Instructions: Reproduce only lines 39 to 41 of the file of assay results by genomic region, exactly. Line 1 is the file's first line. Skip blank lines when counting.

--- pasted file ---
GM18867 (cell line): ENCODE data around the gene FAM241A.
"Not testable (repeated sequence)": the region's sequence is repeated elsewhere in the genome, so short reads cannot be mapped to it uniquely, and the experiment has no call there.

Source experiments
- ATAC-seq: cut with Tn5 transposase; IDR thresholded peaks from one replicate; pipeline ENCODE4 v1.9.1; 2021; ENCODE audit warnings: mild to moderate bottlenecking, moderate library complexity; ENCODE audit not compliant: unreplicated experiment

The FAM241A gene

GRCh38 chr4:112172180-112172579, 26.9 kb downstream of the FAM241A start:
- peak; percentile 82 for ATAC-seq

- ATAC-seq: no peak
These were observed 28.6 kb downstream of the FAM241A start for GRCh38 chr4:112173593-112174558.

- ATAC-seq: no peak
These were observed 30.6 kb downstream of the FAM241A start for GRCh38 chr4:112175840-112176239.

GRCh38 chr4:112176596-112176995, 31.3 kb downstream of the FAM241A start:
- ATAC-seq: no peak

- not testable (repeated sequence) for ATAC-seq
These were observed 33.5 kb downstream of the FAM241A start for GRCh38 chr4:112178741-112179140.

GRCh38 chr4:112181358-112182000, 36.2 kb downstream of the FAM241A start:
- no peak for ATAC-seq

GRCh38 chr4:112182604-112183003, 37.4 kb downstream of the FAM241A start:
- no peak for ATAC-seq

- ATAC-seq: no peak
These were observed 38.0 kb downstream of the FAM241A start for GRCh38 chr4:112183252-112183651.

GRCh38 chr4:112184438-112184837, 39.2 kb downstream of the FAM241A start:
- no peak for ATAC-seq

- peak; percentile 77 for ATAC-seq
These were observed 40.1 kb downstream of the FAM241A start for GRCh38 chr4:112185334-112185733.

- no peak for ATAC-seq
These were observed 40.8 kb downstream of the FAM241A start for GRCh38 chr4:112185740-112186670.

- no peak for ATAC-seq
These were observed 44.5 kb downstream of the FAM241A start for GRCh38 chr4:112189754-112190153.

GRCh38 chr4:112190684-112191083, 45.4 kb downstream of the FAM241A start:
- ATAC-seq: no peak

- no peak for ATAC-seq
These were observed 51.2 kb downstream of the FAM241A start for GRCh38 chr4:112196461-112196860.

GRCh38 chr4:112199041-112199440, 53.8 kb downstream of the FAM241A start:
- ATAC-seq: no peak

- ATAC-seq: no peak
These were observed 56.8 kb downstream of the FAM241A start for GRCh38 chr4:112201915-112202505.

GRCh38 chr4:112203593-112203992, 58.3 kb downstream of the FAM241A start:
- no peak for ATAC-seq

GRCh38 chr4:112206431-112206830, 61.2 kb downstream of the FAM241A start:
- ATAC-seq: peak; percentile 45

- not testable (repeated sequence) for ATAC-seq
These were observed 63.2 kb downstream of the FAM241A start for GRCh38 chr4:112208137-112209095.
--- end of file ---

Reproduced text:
- no peak for ATAC-seq

GRCh38 chr4:112206431-112206830, 61.2 kb downstream of the FAM241A start:
- ATAC-seq: peak; percentile 45